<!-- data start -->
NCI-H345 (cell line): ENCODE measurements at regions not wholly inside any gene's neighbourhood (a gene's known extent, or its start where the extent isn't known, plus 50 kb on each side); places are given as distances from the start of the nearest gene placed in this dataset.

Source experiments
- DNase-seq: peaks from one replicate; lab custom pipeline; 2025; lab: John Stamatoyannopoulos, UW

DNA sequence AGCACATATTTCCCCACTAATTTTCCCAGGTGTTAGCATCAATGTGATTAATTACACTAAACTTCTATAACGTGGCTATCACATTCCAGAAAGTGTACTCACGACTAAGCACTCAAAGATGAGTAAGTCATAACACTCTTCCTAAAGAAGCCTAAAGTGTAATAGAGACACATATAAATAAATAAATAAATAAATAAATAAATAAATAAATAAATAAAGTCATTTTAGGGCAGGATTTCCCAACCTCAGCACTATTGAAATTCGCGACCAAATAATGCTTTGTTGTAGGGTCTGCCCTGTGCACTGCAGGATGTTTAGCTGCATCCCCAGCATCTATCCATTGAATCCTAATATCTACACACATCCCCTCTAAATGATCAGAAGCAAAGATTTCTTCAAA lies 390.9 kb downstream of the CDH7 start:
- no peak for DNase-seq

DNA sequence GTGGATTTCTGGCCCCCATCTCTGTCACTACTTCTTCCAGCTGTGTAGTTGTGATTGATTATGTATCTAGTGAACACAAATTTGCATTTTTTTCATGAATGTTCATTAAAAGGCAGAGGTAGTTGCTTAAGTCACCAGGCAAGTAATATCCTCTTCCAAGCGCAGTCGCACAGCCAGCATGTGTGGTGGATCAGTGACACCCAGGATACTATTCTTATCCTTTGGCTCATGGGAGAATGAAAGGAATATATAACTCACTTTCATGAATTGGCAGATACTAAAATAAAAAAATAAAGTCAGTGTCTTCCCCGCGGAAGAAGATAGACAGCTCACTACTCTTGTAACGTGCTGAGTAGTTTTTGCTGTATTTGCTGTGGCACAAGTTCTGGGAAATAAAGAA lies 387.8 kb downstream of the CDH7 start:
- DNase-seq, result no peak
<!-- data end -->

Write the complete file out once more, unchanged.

NCI-H345 (cell line): ENCODE measurements at regions not wholly inside any gene's neighbourhood (a gene's known extent, or its start where the extent isn't known, plus 50 kb on each side); places are given as distances from the start of the nearest gene placed in this dataset.

Source experiments
- DNase-seq: peaks from one replicate; lab custom pipeline; 2025; lab: John Stamatoyannopoulos, UW

DNA sequence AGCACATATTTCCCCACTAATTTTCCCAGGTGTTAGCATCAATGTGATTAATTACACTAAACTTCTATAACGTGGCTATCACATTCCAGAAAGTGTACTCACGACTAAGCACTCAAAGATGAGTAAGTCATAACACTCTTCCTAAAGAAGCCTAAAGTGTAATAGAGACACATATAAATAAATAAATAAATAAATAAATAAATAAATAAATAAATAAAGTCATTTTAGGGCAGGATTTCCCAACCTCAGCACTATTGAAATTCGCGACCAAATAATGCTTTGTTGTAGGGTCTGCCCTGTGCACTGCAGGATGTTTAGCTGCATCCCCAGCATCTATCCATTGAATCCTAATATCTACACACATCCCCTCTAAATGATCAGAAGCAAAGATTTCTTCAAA lies 390.9 kb downstream of the CDH7 start:
- no peak for DNase-seq

DNA sequence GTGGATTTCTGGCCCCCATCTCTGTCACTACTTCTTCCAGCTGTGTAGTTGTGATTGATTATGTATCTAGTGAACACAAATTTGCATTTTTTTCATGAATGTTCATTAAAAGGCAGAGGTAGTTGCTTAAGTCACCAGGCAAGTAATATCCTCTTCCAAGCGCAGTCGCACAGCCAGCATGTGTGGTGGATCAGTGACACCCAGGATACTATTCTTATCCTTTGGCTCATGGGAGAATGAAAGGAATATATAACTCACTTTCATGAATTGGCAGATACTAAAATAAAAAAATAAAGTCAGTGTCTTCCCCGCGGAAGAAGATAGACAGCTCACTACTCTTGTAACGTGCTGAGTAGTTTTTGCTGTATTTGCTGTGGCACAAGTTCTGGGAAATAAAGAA lies 387.8 kb downstream of the CDH7 start:
- DNase-seq, result no peak